Parallel – Build and tell about something you like

In this variation of 'Build a Model', you can be creative and build a model of your own making. We get the opportunity to explore and create experiences with building models and telling each other about them.
The task

We each build a model of something we like and care about. We tell each other what we like about our thing. Maybe we like different things? The purpose of the activity is for us to share stories with each other, so that we create a playful interaction.

Parallel – Build a Model We create a motivating framework for the children. 



Suggestion for introduction

We create a motivating framework for the children. 

For example, we can say: “Today, we have to build something that we decide entirely ourselves. There are only two rules:

1: We build something we like.

2: We tell each other about what we like about our things.

We can e.g. build a figure that looks like a fairground, our favorite animal, or our favorite food.

You can’t win, because it’s not a competition. In fact, we want to help each other. If something is difficult, we just ask for help. We practice building together, and we try to use what we have already learned to reflect on the activity together. Maybe we’ll learn something new about each other today, like how we take turns listening and speaking.”


The activity can be adapted to the framework of one lesson and varied according to the time available and the children’s prerequisites.


We can use small Lego sets that we are familiar with, or wooden blocks, plus-plus, magnetic tiles, paper, or something else. All that matters is that the material motivates us.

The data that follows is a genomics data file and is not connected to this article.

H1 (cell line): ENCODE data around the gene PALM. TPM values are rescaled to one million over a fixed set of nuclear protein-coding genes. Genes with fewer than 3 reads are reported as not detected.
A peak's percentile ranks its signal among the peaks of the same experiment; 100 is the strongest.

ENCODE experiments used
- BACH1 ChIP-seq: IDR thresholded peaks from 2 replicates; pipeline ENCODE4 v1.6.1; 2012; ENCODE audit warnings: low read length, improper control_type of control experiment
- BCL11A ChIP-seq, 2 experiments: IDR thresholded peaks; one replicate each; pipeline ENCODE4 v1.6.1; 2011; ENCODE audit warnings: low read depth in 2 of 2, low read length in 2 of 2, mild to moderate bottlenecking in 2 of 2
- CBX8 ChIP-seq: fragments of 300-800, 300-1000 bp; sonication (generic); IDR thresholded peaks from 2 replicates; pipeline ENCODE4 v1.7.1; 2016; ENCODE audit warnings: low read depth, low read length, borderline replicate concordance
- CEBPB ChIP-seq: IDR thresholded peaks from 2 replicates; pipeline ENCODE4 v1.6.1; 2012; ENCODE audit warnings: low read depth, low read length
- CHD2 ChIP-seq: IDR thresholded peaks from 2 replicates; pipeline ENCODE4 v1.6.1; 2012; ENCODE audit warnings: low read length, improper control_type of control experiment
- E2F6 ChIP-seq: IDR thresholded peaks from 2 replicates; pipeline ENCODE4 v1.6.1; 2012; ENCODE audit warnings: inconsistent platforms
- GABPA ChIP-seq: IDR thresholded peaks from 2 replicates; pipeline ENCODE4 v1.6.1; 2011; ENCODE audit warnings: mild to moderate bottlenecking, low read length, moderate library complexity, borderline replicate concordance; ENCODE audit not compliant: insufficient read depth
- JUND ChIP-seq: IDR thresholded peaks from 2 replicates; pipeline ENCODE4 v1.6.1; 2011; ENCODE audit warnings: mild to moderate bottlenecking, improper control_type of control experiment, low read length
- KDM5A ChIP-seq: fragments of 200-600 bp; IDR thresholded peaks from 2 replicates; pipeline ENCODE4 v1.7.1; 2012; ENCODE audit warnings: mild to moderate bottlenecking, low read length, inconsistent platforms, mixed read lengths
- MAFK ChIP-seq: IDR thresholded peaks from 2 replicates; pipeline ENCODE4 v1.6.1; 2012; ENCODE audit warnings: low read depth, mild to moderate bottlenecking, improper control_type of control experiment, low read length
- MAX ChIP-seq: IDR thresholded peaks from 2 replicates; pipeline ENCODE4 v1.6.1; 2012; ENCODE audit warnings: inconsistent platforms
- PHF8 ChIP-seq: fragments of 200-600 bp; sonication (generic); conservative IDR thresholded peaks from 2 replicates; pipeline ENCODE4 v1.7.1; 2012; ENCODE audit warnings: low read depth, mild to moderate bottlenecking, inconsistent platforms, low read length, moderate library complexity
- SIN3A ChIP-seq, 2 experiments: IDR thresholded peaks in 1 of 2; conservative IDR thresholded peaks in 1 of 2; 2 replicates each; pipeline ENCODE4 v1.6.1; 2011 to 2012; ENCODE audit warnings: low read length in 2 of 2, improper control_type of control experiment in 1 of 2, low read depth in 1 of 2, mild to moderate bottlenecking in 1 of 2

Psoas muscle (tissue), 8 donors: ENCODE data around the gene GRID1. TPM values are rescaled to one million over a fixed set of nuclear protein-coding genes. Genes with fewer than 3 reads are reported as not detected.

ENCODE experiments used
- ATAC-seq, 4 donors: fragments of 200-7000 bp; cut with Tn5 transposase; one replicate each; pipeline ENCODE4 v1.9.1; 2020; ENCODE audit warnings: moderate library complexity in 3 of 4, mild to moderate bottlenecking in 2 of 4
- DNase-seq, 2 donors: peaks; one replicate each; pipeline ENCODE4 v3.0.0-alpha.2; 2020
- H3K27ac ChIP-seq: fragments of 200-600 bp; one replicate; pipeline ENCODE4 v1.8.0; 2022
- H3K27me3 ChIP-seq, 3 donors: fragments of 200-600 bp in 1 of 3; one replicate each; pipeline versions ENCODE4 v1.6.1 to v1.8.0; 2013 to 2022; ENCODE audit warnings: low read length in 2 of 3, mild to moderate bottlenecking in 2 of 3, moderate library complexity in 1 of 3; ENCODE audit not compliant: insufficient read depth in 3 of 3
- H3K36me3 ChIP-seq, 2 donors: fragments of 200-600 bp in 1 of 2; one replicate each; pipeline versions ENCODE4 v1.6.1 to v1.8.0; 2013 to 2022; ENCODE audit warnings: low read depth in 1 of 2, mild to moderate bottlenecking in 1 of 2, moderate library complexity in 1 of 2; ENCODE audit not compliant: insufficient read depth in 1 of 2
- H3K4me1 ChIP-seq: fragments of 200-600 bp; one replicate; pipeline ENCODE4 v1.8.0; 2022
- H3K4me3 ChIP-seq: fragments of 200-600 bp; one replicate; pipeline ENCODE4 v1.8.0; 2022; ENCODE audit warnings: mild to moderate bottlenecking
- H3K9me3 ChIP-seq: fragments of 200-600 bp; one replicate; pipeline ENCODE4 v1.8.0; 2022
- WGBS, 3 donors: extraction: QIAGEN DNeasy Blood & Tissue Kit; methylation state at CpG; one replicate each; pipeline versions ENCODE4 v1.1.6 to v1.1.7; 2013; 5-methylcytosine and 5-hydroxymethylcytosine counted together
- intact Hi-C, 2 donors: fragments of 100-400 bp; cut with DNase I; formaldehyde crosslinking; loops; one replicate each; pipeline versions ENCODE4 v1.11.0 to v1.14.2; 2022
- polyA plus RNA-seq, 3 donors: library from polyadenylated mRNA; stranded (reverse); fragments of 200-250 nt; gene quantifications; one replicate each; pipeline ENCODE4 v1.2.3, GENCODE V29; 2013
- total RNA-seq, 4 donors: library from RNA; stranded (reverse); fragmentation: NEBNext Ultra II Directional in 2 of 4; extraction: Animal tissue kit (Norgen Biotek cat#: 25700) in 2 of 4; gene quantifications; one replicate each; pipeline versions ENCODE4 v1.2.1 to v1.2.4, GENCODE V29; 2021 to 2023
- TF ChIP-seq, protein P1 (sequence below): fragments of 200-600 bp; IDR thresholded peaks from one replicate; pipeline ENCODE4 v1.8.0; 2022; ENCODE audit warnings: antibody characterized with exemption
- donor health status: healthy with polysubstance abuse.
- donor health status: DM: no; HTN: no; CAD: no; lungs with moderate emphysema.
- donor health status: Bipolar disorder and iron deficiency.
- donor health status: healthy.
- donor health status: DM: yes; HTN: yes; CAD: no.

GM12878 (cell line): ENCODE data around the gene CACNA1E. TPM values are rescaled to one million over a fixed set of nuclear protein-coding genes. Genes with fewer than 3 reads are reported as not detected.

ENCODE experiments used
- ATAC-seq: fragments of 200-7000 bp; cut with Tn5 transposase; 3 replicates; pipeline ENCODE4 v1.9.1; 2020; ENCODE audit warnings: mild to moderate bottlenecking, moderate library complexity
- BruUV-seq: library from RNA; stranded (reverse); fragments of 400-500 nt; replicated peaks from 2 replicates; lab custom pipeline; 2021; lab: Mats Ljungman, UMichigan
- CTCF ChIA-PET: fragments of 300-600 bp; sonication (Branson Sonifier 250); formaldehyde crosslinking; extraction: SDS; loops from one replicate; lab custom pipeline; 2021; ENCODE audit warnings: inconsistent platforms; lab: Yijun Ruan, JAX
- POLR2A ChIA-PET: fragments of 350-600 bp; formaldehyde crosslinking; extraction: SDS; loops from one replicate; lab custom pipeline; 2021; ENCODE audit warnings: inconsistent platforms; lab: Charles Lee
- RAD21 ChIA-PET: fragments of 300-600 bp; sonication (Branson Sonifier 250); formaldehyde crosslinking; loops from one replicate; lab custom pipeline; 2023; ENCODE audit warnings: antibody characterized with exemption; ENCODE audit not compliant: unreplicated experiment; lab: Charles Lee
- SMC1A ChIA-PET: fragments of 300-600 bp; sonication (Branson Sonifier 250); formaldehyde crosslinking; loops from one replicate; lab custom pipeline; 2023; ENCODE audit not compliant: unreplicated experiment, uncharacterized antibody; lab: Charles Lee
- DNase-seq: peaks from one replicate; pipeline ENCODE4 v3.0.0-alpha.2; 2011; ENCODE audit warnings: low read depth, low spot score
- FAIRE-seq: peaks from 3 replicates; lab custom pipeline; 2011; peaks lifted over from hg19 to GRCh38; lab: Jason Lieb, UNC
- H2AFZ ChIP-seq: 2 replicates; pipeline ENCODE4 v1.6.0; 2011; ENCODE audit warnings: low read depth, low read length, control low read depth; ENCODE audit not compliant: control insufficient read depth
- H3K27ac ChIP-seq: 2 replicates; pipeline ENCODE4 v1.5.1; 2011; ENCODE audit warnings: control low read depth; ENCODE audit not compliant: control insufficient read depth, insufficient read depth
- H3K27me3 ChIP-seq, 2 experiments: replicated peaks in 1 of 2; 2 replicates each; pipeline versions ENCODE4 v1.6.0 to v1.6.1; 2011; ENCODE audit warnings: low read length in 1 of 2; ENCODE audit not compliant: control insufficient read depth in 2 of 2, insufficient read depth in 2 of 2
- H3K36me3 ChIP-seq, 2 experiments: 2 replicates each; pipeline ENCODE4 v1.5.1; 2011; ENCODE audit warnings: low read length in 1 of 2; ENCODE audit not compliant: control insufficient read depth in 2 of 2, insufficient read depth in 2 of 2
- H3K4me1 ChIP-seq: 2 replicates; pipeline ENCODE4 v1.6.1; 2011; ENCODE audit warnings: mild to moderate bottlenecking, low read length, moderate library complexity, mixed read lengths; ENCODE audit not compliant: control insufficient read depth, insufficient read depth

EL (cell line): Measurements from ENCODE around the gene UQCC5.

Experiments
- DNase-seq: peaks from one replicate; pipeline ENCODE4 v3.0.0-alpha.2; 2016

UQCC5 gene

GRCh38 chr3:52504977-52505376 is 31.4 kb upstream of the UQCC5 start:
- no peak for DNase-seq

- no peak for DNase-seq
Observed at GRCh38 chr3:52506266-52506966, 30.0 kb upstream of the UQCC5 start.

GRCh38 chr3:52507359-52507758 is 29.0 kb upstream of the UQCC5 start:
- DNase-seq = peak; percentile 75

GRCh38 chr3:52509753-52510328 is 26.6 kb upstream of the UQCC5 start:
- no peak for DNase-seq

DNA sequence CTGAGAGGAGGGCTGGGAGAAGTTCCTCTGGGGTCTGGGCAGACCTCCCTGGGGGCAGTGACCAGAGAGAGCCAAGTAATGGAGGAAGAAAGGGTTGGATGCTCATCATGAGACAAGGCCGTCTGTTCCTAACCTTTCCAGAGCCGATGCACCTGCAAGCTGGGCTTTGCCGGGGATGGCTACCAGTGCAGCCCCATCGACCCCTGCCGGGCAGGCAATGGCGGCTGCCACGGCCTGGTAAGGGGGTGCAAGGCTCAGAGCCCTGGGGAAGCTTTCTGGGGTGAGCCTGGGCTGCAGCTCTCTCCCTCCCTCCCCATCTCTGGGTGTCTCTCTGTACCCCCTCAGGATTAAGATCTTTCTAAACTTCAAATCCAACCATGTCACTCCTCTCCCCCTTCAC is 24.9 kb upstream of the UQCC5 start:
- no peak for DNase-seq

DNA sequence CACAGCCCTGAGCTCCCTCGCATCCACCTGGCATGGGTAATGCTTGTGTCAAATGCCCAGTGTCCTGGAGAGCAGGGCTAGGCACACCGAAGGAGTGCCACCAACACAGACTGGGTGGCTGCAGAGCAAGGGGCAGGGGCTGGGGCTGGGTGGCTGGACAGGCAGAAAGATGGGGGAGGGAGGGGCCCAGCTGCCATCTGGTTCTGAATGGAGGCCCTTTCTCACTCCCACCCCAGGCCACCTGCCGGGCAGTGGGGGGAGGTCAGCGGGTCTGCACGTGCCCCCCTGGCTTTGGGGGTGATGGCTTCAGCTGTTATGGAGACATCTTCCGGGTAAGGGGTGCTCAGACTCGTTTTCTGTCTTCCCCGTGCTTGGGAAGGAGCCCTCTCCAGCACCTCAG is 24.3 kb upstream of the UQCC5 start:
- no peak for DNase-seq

During the activity

During the play session, the children encounter challenges and successes, where we can stop and help spot what is difficult or what is going well. We can do this in several ways:

Reflection routines 

When we get the opportunity to reflect together with the children on what challenges or discoveries arise along the way, we can use one or more reflection routines. It could be, for example, a learning metaphor with a social strategy that we practice, an emoji that describes the feeling we have right now, or a rating of how well we think the building is going. In this way, a reflection routine can help to show and put into words the experiences that the children have during the play session.

Facilitating questions

We can ask facilitating questions to the children along the way, as they naturally arise in the building process. In this way, we facilitate the play session so that we continue the play and at the same time learn something from it. For example: 

  • I see that you have stopped building. I wonder how we can continue from here? 
  • I see that you have encountered a challenge. Should we try to solve it together? 
  • Try to notice what you are doing right now. Do you think this is a collaborative strategy? 
Show and Tell

Finally, in the play session, we give a Show and Tell of our construction, so that we have the opportunity to share our experiences, reflections, and feelings about the construction process.

First, we talk about our model and the process of building it. During the Show and Tell, we can use reflection routines and reflective questions to support the discoveries that have been made. For example:

  • What went well? 
  • What was difficult?
  • Is there anything that you want to do differently the next time we build a model?
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